To be fair, I think Umansky focuses a bit too narrowly on both the protagonists and the antagonists in this story; the blame is more widespread, as the praise also should be. Nevertheless, a worthwhile read, if ever there was one.

Posted by Steve Vladeck on September 6, 2006 at 11:41 AM in Current Affairs, Steve Vladeck | Permalink


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Until an article explains what the countervailing evidence was, not only with respect to that particular story pitch but with respect to other pitches they were receiving on the subject, we just can't evaluate the editors' decisions with any sort of meaningful rubric.

Is skepticism is called for in the case of Umansky's reporting? After all, he seems to cite folks on only one side of the issue in discussing the Post and other papers. (With respect to the Times, the one-sided sourcing is not entirely his fault; Raines refused to comment.) Reflexive acceptance of Umansky's conclusions (and I'm not alleging that that is at work in this site, which is a good source of strong analysis, but may be the case at other sites) is no more laudable than reflexive dismissal of reporters' well-grounded stories.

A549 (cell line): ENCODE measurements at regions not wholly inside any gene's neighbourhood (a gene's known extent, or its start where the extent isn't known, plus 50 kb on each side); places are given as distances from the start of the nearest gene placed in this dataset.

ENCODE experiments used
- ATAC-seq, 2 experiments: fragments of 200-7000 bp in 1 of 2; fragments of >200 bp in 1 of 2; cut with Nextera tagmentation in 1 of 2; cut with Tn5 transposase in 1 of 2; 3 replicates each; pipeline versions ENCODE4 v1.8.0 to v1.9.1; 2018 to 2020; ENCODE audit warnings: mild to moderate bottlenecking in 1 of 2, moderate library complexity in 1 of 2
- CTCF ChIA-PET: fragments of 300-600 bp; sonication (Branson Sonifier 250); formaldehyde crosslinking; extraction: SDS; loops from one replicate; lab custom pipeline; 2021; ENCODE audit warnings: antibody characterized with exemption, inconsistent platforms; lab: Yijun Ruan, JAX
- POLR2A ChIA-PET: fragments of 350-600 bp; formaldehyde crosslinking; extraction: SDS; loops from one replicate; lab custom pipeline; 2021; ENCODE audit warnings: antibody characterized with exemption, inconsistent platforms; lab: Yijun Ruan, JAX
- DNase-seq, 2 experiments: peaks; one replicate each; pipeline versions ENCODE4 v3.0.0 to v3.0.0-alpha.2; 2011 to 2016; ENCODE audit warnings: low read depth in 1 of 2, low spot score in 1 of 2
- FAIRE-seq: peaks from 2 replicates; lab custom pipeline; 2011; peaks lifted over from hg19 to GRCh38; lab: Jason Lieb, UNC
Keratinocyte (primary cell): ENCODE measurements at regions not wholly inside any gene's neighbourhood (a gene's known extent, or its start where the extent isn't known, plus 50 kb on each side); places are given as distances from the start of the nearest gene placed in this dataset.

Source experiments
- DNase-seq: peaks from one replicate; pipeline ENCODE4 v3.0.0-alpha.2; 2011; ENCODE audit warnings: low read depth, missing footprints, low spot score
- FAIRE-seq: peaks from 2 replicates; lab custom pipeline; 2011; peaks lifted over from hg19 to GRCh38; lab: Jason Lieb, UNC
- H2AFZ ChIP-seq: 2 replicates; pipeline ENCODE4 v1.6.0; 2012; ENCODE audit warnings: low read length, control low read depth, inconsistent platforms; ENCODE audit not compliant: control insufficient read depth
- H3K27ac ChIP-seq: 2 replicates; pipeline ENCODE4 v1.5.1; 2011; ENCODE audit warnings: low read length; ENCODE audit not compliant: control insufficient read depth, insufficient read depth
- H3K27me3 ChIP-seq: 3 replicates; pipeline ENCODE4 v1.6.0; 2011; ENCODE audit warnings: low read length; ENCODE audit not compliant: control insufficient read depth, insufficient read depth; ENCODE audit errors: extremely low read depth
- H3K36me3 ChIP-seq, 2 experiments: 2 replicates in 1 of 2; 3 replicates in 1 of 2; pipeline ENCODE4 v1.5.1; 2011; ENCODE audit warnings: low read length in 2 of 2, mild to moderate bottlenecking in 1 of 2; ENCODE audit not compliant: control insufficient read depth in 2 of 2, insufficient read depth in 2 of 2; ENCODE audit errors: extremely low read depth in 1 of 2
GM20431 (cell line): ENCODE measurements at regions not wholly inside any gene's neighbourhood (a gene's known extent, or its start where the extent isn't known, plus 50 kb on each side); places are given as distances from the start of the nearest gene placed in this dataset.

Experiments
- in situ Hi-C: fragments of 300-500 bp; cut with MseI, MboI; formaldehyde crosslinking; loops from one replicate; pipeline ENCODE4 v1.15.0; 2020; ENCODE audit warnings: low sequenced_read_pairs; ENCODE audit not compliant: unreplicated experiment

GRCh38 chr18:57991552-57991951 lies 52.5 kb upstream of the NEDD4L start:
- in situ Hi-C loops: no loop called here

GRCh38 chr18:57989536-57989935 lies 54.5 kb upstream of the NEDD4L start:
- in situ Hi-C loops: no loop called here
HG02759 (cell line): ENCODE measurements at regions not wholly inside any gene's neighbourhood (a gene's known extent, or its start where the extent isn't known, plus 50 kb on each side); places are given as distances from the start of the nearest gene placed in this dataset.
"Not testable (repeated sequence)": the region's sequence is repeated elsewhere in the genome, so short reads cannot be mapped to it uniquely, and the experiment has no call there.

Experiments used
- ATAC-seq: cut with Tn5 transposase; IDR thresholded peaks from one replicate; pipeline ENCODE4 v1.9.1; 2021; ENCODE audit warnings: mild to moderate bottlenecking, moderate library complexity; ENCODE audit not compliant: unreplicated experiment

Posted by: Adam | Sep 6, 2006 5:30:56 PM

Adam: I think the point is, criticism is great. But uncritical skepticism, along the lines of, "Gee, these soldiers murdered a guy in custody. And it's happened before? And it might be policy? Newsworthy? Gee, I can't imagine this is really happening. You think the administration is somehow involved? ... Come back with more evidence."